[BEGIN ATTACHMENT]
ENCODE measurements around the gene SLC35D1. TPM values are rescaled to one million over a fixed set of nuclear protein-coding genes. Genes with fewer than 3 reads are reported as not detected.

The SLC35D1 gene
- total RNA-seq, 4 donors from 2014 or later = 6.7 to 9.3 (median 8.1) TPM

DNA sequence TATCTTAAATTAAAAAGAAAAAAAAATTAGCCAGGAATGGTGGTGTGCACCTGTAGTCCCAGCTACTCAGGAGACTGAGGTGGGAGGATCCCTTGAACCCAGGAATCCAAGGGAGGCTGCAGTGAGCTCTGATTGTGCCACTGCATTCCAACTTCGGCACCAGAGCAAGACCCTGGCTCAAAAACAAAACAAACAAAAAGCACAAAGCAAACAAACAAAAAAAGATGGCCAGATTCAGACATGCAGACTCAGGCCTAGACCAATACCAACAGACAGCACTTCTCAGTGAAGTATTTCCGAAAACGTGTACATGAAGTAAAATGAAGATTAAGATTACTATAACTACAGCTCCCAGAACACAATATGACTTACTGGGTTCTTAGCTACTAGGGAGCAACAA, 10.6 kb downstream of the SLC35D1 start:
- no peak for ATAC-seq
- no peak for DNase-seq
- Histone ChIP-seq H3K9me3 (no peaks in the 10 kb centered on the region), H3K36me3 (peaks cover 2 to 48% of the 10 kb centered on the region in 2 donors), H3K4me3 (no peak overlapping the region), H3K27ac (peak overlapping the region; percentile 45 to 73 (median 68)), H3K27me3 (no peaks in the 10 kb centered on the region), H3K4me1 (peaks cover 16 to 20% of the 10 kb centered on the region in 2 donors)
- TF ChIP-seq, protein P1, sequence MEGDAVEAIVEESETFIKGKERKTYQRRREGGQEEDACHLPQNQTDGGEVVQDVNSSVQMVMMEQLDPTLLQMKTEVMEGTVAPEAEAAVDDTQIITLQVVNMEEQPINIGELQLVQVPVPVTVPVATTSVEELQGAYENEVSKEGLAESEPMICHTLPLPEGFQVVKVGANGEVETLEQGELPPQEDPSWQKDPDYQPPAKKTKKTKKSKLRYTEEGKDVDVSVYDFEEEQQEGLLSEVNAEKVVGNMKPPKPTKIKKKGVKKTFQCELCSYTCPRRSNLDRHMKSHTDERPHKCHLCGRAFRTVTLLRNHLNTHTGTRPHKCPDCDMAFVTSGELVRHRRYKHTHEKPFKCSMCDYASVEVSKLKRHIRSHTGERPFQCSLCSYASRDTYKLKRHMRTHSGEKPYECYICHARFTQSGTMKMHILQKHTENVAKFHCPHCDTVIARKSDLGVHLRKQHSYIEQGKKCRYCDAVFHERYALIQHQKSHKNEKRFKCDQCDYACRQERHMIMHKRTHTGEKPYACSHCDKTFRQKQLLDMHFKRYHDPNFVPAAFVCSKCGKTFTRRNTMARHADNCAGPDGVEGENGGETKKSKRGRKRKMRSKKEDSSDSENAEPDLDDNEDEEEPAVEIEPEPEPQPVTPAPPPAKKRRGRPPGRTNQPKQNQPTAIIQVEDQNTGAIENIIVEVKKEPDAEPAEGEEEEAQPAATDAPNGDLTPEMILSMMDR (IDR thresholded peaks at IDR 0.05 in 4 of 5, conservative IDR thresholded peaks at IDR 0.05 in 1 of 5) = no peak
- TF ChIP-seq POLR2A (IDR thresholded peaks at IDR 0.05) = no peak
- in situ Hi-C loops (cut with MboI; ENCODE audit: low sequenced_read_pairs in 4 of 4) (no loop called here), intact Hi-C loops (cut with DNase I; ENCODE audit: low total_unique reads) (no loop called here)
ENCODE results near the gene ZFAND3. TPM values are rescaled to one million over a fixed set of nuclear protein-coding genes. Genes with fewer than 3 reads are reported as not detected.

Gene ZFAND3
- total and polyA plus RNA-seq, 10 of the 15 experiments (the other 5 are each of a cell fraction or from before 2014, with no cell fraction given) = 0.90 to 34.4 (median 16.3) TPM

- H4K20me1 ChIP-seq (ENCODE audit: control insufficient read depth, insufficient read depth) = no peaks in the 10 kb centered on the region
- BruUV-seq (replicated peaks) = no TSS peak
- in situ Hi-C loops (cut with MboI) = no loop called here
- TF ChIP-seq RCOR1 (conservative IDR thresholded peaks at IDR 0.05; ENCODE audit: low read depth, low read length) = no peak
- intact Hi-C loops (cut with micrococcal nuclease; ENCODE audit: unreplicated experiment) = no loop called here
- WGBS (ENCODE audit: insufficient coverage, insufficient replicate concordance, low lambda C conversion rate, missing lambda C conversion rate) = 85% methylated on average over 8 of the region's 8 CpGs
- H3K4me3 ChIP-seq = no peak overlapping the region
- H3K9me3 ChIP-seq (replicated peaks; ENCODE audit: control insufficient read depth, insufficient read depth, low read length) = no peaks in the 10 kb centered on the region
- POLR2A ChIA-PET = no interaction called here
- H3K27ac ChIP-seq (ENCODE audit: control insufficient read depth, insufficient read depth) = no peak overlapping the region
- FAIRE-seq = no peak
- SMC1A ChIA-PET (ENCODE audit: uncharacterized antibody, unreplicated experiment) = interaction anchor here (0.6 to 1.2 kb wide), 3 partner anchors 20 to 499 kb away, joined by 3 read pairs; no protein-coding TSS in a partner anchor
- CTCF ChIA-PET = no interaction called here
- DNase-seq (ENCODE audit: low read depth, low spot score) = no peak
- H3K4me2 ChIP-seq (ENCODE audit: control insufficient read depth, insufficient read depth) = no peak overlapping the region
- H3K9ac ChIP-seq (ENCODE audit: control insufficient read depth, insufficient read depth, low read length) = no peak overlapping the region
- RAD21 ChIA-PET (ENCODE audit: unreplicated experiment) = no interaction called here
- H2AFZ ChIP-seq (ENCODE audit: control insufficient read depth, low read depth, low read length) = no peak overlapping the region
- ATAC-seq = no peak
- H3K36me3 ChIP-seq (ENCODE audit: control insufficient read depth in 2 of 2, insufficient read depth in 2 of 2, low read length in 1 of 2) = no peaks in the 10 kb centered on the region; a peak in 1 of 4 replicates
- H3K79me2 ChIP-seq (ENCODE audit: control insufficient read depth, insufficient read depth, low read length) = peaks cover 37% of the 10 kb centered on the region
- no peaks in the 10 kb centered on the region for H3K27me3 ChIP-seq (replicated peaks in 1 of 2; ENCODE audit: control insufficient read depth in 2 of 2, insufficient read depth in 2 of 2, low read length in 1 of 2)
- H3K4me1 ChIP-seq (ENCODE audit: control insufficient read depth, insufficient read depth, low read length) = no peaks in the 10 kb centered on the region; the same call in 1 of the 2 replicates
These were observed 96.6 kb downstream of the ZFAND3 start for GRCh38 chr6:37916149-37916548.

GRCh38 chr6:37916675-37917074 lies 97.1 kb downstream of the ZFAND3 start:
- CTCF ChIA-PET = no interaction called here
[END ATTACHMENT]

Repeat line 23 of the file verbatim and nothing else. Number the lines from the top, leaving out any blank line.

- H3K27ac ChIP-seq (ENCODE audit: control insufficient read depth, insufficient read depth) = no peak overlapping the region